Contents of Jackson's final home reach auction

BEVERLY HILLS (Reuters) - Contents of the mansion where Michael Jackson’s lifeless body was found by convicted killer Dr. Conrad Murray go under the auction hammer next week, closing one chapter on a tragic saga that started in 2009 and ended last month with his former physician behind bars.

Some 500 lots of mostly paintings, furniture and ornaments are for sale from the Bel Air home Jackson rented while preparing for a series of comeback concerts in London. But only a handful of the items bear a poignant but personal connection to the singer, his three children and famous family.

“Even though these weren’t items that belonged to him, they were items that surrounded him in the final months of his life. Anything associated with Michael Jackson is highly collectible,” said auctioneer Darren Julien.

The ornate headboard on the bed where Jackson’s body was found on June 25, 2009 was removed from the December 17 sale last month at the request of Jackson’s family.

But the “Thriller” singer did leave his mark on an ornate mirror in the bedroom, scrawling a message in felt pen that reads “Train, perfection March April Full out May” -- presumably a reference to rehearsals for London’s “This Is It” concerts set to start that July. The mirror is part of an armoire and carries an estimated sales price of $6-8,000.

“The pieces that are really going to sell for a lot are the items that can be identified as having an association with Michael Jackson, like the armoire in his private bedroom where he handwrote on the mirror,” Julien said.

A pottery rooster holding a chalkboard from the kitchen bears a poignant reminder of Jackson’s children Prince, Paris and Blanket. A note from the children in chalk reads “I (heart) Daddy SMILE it’s for free”. The item is priced at $400-600 but is expected to fetch much more.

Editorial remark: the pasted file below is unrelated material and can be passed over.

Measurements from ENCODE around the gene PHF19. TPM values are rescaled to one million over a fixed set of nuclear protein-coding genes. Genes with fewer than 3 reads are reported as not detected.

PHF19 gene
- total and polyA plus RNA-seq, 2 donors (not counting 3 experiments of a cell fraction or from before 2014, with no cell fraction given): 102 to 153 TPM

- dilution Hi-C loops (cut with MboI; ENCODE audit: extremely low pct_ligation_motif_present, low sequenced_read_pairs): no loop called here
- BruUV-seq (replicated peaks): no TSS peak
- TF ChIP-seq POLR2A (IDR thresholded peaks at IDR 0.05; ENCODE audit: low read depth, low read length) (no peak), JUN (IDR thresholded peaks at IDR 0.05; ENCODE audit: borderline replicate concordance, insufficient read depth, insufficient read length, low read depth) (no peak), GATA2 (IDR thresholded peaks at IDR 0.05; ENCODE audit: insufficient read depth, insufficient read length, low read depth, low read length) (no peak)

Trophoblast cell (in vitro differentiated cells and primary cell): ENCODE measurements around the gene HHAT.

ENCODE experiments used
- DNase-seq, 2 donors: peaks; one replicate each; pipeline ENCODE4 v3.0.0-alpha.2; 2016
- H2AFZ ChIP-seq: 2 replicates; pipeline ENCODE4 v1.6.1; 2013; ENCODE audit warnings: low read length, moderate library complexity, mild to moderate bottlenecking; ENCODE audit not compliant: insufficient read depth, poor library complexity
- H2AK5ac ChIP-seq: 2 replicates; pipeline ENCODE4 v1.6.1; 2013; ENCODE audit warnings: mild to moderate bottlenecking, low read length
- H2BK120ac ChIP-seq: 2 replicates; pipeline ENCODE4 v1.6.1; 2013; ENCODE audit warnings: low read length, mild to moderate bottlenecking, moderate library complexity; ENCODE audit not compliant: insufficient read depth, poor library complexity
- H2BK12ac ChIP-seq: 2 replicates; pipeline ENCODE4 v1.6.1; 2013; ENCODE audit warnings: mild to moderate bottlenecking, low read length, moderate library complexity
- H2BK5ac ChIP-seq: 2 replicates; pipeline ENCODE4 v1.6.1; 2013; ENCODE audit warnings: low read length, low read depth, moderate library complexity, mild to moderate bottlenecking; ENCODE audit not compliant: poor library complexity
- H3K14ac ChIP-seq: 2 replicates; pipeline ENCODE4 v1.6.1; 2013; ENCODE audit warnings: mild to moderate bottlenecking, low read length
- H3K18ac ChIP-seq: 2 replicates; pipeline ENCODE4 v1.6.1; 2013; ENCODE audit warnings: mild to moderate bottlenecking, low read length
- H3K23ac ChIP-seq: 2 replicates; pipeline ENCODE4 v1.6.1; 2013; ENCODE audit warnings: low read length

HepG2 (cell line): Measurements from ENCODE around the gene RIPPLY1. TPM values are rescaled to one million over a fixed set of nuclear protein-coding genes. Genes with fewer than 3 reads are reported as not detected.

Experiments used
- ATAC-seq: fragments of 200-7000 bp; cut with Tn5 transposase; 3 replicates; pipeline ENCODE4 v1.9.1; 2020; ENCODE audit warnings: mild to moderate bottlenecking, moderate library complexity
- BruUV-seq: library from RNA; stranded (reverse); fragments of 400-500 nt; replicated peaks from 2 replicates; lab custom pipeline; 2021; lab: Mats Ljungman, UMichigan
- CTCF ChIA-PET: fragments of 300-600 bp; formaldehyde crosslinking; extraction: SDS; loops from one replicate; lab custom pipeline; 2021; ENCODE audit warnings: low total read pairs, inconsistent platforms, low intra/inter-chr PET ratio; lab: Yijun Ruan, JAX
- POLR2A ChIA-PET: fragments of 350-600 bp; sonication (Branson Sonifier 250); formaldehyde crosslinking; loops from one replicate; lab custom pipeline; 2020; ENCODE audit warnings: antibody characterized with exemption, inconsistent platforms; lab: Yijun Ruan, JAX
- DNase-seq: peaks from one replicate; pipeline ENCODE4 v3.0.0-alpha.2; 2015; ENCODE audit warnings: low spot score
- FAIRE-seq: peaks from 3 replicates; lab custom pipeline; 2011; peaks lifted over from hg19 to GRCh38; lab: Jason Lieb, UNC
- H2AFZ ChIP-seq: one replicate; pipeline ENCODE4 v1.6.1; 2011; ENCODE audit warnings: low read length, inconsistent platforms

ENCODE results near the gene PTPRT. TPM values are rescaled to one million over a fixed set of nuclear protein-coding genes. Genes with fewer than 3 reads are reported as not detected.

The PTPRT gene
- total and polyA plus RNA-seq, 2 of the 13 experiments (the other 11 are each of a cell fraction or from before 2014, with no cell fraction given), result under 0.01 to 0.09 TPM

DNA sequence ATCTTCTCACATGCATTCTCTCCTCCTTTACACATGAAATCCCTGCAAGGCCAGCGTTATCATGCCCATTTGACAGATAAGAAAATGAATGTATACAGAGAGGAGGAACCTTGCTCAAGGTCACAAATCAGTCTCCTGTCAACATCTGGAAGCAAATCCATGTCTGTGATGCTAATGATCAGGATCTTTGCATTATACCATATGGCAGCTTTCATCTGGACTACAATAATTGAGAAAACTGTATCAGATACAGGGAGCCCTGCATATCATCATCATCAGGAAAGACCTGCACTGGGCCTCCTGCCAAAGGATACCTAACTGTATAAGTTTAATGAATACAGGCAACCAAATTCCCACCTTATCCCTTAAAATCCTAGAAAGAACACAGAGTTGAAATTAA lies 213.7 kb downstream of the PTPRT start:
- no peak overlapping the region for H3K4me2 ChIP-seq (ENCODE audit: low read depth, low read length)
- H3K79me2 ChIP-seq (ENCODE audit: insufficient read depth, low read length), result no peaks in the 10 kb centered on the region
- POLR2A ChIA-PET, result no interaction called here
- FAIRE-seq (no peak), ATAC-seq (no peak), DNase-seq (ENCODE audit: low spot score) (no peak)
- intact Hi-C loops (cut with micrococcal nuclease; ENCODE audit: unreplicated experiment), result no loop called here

Some rooms at the mansion in the wealthy Los Angeles community where Jackson spent his final days played a role in Murray’s trial that ended in November, including the bedroom -- littered with medical paraphernalia -- where Jackson was found not breathing and Murray tried to revive him.

Jackson was officially pronounced dead in a nearby hospital and ruled to have died of an overdose of the powerful surgical anesthetic propofol and sedatives.

Murray was convicted of involuntary manslaughter, or gross negligence, and sentenced to four years behind bars after admitting he had given Jackson propofol at home to help the singer sleep.

At Julien’s Auctions in Beverly Hills on Sunday, where the company has re-created several of the mansion’s rooms ahead of the sale, a handful of emotional fans left flowers, photos and messages on a plain white platform meant to symbolize the death bed, surrounded by other furniture.

Fighting back tears, some decorated a Christmas tree with heart-shaped ornaments bearing the message “peace,” the letters “M” and “J,” and festive baubles with photos and lyrics from Jackson’s best known songs.

“Christmas was one of Michael Jackson’s favorite holidays so this was a way for fans to come together and honor him and memorialize him,” said Julien, whose auction house also oversaw the sale of Jackson’s Neverland Ranch in central California.

Editing by Chris Michaud and Bob Tourtellotte